The technique, known as single-incision laparoscopic surgery — or SILS — employs a miniature camera, tiny light and a variety of tools attached to the ends of long wires, which allow surgeons to perform a wide array of procedures, such as appendectomies, hysterectomies, and hernia operations, all through a single opening in a patient's belly button.
According hospital doctors, as well as officials from the medical technology company running the event, the technique is gaining popularity in the field of minimally invasive medical procedures.
Weighing in at about 40 tons and measuring 85 feet in length, a massive big rig parked its 18 wheels behind El Camino Hospital on April 25. Inside the 1,200-square-foot trailer, there was a small screening room and a larger demonstration floor. Doctors were invited to come to the "mobile operating truck," watch an orientation video and then move into the next room to try the Covidien SILS technology hands-on.
The El Camino demonstration is just one of 90 stops the Covidien Innovation Tour will be making in cities across the country, according to Chuck Flora, regional manager for the surgical technology company.
Single-incision laparoscopy had been considered impossible by many medical professionals as recently as four years ago, and many surgeons remain skeptical about the practicality of operating through one tiny opening.
But, as Flora tells it, the technique is not only possible, it is the wave of the future. Traditional laparoscopy, the predecessor to single-incision, required multiple incisions to be made up and down a patient's torso, to allow doctors access to internal organs from various angles.
The new technology, however, allows for a much broader range of motion — all through a single entry point in a patient's belly button. The SILS multiple-instrument access port, a round plug that is inserted into the belly button incision, has three holes arranged like the grips of a bowling ball. These allow for the insertion of the laparoscopy instruments, which have been improved, and allow doctors to move small scissors and grabbers a full 360 degrees around, as well as up, down and side-to-side slightly more than 180 degrees.
Both patients and doctors are fans of the technique, Flora said, for a variety of reasons.
"The patients like it because the cosmetic effects are that it looks like you didn't have surgery," Flora said. "We've also heard from surgeons that there is faster recovery time and perhaps less pain associated with the procedure."
Dr. Patricia Rogers, a gynecologist and surgeon practicing at El Camino, said she was dubious of the claims made in the invitation she received to the Covidien truck.
"I couldn't believe you could do surgery through one incision," Rogers said. "The angles didn't sound like they would work."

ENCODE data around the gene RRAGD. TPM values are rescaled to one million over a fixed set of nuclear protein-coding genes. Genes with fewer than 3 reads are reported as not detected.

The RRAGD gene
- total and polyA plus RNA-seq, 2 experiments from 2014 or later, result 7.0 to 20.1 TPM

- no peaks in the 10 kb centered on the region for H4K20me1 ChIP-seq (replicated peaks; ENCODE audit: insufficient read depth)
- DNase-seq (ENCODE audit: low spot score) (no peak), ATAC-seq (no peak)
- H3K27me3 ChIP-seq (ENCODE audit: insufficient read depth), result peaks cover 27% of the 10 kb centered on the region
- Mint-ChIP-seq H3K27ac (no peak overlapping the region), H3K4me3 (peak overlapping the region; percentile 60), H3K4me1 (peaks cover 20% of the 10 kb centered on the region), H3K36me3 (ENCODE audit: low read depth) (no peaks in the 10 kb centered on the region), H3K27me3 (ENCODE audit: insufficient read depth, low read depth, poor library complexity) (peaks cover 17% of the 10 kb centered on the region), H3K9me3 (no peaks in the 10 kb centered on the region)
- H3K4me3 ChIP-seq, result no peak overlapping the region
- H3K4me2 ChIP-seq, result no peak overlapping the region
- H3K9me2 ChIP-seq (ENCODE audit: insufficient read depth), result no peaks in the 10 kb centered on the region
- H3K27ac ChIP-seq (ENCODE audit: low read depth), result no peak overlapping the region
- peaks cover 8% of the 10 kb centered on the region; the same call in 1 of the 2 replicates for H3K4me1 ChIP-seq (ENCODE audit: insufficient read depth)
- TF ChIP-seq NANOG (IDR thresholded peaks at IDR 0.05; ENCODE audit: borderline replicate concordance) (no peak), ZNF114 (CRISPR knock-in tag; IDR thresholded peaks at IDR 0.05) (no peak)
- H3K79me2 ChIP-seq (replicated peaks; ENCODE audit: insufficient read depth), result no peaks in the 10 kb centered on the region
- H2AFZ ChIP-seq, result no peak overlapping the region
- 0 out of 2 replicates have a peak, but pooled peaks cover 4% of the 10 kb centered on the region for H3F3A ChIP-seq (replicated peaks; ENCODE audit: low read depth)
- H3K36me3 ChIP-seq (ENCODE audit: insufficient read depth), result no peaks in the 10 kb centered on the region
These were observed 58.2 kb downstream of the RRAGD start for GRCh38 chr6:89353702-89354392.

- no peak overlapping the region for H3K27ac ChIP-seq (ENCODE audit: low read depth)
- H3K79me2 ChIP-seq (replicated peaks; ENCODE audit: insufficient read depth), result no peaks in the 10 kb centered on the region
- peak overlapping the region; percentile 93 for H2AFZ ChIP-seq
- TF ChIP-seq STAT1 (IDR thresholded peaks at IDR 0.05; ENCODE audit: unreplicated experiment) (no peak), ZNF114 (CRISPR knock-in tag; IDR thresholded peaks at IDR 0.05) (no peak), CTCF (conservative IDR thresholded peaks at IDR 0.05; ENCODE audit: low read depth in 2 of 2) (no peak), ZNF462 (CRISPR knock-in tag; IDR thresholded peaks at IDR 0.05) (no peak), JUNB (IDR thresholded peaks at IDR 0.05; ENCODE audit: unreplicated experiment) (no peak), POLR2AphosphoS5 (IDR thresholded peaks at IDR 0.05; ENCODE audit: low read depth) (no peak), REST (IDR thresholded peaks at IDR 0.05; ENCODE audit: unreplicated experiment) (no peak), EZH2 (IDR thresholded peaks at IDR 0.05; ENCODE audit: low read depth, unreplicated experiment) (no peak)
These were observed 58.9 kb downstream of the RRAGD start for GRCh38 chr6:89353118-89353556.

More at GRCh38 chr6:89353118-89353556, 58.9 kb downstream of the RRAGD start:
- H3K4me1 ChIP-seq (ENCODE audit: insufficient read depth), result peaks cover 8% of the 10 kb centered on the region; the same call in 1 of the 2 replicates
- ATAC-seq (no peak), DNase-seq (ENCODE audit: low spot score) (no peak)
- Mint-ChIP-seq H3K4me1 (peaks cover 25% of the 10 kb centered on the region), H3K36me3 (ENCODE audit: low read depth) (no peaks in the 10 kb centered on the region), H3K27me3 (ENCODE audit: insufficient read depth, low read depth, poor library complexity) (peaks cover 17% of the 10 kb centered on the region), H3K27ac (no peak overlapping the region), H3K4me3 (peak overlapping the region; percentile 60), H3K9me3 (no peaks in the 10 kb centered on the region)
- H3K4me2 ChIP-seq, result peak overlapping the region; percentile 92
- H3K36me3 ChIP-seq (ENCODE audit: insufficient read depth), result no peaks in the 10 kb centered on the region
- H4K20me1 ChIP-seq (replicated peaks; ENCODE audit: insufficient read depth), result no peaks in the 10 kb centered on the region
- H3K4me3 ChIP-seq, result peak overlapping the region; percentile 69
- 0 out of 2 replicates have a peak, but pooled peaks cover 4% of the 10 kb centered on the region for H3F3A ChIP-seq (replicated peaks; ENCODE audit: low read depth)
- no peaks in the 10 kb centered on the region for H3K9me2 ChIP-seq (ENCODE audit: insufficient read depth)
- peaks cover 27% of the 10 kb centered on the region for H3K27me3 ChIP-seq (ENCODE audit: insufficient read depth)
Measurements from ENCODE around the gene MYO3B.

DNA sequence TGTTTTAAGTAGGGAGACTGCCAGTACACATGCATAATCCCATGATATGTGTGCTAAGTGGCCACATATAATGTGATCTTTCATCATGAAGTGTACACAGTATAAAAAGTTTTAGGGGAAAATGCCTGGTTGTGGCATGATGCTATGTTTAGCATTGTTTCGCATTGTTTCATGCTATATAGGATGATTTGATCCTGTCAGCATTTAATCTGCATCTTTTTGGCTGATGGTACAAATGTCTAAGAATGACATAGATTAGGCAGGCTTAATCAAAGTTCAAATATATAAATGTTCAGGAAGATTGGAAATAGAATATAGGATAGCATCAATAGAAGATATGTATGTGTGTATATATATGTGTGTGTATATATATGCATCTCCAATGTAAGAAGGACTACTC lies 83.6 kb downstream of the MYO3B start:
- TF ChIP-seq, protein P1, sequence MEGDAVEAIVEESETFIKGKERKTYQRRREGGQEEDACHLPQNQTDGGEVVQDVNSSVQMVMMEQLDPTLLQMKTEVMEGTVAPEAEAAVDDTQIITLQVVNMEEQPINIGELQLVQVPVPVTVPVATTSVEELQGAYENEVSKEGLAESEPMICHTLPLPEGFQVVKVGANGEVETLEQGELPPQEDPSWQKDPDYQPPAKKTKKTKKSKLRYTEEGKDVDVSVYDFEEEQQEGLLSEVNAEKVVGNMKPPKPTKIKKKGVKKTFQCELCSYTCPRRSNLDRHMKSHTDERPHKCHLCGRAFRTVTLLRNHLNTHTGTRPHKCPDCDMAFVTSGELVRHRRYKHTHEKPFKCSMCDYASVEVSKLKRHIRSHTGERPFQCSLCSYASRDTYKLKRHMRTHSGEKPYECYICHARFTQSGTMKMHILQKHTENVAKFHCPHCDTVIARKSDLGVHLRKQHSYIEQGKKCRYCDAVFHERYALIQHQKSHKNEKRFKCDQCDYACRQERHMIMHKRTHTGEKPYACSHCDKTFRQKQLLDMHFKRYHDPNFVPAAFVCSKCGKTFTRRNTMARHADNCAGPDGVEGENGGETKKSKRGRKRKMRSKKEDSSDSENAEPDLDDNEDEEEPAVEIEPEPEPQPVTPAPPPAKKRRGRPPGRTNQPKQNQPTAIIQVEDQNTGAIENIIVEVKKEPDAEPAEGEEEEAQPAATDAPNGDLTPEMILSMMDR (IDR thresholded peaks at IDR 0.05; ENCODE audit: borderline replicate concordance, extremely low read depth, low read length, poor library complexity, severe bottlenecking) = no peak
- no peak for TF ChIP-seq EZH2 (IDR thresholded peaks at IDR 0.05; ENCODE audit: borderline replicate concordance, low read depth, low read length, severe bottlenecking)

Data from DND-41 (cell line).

After working with the instruments, however, Rogers said she is convinced. She is planning on making some time to train with the technology and may start performing SILS procedures herself.
Rogers agreed with Flora that patients usually prefer fewer incisions, as it means fewer scars. "But what people have to remember is that they have just had a big organ removed," and just because things look good on the outside, doesn't necessarily mean they can jump right off the operating table and go on a 10-mile hike.
She added, that while doctors generally want to please their patients, laparoscopy "has a pretty steep learning curve. Nobody likes a steep learning curve."
If Rogers had her druthers, she said all surgeries would be wide-open surgeries, where visibility is better and the chance of error is lower.
However, Dr. Homero Rivas, assistant professor of minimally invasive surgery at Stanford, said that fewer incisions does translate to a quicker recovery by reducing the psychological trauma that often accompanies large scars, and by lowering the risk of those incisions becoming infected.
Rivas, it should be noted, was working with Covidien at the El Camino stop — demonstrating how to use the SILS equipment. But Rivas said he is not invested in the company in any way, insisting that as a medial innovator, "it is actually very rewarding as an academic and physician to see other people performing this surgery." But convincing others to adopt the technique can be tricky.
"The No. 1 barrier to adoption is changing the mindset of surgeons," Rivas said. "When I was introduced to this concept, I said, 'This is nonsense.'" But after taking a closer look at the problem with colleagues, "We found out it is something very doable, something very safe, and it brings a valuable proposition to patients," he said.